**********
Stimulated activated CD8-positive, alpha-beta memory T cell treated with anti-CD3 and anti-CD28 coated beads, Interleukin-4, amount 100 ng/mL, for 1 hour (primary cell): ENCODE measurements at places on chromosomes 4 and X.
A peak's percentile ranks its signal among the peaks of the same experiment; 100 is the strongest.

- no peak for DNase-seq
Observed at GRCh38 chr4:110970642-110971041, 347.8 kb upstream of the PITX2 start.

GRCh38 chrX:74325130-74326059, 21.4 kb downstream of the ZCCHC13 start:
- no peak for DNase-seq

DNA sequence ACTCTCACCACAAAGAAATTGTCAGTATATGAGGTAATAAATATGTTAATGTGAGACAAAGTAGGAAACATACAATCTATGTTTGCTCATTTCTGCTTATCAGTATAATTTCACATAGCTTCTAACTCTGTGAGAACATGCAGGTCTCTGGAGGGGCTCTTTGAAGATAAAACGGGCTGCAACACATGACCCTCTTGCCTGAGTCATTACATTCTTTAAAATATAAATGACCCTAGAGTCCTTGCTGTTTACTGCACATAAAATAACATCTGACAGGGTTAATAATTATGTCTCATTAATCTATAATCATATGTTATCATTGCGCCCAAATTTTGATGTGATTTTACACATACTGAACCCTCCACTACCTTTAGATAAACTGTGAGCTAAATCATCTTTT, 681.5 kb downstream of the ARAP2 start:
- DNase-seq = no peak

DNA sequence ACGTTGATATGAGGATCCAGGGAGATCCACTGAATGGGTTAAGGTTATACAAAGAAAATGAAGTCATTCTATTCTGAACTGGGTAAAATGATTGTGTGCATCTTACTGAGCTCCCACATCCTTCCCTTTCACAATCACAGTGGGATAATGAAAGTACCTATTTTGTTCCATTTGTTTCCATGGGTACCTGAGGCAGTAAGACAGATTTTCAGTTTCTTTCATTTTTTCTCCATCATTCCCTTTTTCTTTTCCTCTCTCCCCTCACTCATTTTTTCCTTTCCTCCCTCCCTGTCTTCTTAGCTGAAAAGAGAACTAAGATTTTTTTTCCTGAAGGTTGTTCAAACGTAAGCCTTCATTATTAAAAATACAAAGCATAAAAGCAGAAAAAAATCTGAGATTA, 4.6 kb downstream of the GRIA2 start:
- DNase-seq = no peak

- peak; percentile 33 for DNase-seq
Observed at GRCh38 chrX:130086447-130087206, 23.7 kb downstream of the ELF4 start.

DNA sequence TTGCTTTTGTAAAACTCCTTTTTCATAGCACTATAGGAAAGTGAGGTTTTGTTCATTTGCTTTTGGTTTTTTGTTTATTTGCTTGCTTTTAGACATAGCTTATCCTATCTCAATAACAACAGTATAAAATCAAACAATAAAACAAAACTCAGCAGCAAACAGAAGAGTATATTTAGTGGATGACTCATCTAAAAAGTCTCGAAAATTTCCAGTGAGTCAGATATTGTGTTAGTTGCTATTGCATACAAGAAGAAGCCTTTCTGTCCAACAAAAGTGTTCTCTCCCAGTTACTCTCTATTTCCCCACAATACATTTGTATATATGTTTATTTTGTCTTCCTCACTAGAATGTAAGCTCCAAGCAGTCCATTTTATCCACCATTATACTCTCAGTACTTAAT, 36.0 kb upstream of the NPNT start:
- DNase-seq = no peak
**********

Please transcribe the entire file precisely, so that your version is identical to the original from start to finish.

Stimulated activated CD8-positive, alpha-beta memory T cell treated with anti-CD3 and anti-CD28 coated beads, Interleukin-4, amount 100 ng/mL, for 1 hour (primary cell): ENCODE measurements at places on chromosomes 4 and X.
A peak's percentile ranks its signal among the peaks of the same experiment; 100 is the strongest.

- no peak for DNase-seq
Observed at GRCh38 chr4:110970642-110971041, 347.8 kb upstream of the PITX2 start.

GRCh38 chrX:74325130-74326059, 21.4 kb downstream of the ZCCHC13 start:
- no peak for DNase-seq

DNA sequence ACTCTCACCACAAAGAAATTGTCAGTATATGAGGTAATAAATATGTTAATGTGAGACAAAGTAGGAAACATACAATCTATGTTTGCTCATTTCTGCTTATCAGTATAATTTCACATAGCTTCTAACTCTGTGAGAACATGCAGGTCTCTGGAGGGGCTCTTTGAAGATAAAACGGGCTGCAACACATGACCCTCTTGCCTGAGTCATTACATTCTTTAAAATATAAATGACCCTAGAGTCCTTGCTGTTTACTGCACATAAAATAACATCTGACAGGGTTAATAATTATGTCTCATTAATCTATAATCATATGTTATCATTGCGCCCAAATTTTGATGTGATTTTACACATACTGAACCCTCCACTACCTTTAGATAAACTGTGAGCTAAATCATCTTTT, 681.5 kb downstream of the ARAP2 start:
- DNase-seq = no peak

DNA sequence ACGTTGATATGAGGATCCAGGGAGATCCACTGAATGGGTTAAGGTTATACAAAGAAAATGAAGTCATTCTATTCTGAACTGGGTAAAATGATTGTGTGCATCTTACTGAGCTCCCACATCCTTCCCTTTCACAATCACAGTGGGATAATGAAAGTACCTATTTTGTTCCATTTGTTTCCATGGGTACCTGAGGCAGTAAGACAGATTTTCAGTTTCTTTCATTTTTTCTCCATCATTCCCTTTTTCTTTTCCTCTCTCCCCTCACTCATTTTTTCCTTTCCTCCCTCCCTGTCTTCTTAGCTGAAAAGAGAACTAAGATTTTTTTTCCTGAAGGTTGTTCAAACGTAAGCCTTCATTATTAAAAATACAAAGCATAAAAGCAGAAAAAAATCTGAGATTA, 4.6 kb downstream of the GRIA2 start:
- DNase-seq = no peak

- peak; percentile 33 for DNase-seq
Observed at GRCh38 chrX:130086447-130087206, 23.7 kb downstream of the ELF4 start.

DNA sequence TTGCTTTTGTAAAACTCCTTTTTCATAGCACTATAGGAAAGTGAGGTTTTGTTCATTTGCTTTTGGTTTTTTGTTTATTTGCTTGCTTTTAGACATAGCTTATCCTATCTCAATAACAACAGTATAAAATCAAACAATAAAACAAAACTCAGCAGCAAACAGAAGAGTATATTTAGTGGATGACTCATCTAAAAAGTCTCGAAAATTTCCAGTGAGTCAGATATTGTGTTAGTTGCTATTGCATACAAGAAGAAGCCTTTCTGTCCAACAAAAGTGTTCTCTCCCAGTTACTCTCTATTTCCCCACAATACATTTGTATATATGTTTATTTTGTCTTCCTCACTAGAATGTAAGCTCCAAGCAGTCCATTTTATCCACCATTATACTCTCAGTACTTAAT, 36.0 kb upstream of the NPNT start:
- DNase-seq = no peak